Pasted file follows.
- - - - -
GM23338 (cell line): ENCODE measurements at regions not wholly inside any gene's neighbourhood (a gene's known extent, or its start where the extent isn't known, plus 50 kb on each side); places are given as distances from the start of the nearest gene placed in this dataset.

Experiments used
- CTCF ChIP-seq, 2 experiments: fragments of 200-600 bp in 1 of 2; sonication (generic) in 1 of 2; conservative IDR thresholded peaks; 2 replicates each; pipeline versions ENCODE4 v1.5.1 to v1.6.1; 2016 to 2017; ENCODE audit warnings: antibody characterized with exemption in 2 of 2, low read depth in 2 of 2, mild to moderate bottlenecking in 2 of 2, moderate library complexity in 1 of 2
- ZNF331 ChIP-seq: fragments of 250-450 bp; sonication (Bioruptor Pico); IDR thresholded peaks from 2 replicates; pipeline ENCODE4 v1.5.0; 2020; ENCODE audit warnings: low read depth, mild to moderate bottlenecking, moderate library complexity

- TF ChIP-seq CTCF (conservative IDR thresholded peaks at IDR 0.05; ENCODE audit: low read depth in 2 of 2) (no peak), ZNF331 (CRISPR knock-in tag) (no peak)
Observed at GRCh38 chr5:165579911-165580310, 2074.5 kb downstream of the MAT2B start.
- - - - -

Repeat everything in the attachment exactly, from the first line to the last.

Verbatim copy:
GM23338 (cell line): ENCODE measurements at regions not wholly inside any gene's neighbourhood (a gene's known extent, or its start where the extent isn't known, plus 50 kb on each side); places are given as distances from the start of the nearest gene placed in this dataset.

Experiments used
- CTCF ChIP-seq, 2 experiments: fragments of 200-600 bp in 1 of 2; sonication (generic) in 1 of 2; conservative IDR thresholded peaks; 2 replicates each; pipeline versions ENCODE4 v1.5.1 to v1.6.1; 2016 to 2017; ENCODE audit warnings: antibody characterized with exemption in 2 of 2, low read depth in 2 of 2, mild to moderate bottlenecking in 2 of 2, moderate library complexity in 1 of 2
- ZNF331 ChIP-seq: fragments of 250-450 bp; sonication (Bioruptor Pico); IDR thresholded peaks from 2 replicates; pipeline ENCODE4 v1.5.0; 2020; ENCODE audit warnings: low read depth, mild to moderate bottlenecking, moderate library complexity

- TF ChIP-seq CTCF (conservative IDR thresholded peaks at IDR 0.05; ENCODE audit: low read depth in 2 of 2) (no peak), ZNF331 (CRISPR knock-in tag) (no peak)
Observed at GRCh38 chr5:165579911-165580310, 2074.5 kb downstream of the MAT2B start.